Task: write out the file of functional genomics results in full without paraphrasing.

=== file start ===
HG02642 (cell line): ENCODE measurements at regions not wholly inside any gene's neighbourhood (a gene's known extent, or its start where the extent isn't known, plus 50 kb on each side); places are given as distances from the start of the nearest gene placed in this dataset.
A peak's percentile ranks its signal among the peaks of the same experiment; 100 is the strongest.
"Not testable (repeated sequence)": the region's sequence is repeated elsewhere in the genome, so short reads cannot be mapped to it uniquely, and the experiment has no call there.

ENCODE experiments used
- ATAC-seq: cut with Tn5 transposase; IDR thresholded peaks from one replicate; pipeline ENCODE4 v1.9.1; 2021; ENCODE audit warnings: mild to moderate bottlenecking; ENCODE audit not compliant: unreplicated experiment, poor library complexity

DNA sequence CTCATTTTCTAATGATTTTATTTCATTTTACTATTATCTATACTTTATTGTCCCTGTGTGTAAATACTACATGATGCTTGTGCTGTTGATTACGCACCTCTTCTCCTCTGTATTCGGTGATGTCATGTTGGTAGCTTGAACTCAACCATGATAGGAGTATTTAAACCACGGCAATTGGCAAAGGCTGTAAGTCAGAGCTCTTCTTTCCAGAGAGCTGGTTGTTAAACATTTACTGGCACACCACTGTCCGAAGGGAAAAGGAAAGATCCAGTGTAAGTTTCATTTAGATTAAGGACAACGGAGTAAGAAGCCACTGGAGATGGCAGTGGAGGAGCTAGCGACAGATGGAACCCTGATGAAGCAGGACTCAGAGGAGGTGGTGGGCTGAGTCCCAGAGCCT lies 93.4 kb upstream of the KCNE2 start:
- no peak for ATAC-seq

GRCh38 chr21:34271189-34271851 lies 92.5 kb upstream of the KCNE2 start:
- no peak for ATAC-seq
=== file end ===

HG02642 (cell line): ENCODE measurements at regions not wholly inside any gene's neighbourhood (a gene's known extent, or its start where the extent isn't known, plus 50 kb on each side); places are given as distances from the start of the nearest gene placed in this dataset.
A peak's percentile ranks its signal among the peaks of the same experiment; 100 is the strongest.
"Not testable (repeated sequence)": the region's sequence is repeated elsewhere in the genome, so short reads cannot be mapped to it uniquely, and the experiment has no call there.

ENCODE experiments used
- ATAC-seq: cut with Tn5 transposase; IDR thresholded peaks from one replicate; pipeline ENCODE4 v1.9.1; 2021; ENCODE audit warnings: mild to moderate bottlenecking; ENCODE audit not compliant: unreplicated experiment, poor library complexity

DNA sequence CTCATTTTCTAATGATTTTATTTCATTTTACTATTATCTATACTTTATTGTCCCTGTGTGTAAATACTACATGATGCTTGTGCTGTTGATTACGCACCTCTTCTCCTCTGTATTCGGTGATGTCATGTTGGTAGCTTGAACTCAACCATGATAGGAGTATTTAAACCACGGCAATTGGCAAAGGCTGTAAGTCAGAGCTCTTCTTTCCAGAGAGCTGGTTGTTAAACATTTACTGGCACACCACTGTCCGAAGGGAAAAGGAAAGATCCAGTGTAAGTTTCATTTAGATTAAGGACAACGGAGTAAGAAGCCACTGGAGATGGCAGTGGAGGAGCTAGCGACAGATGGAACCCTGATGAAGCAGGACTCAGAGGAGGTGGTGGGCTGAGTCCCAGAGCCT lies 93.4 kb upstream of the KCNE2 start:
- no peak for ATAC-seq

GRCh38 chr21:34271189-34271851 lies 92.5 kb upstream of the KCNE2 start:
- no peak for ATAC-seq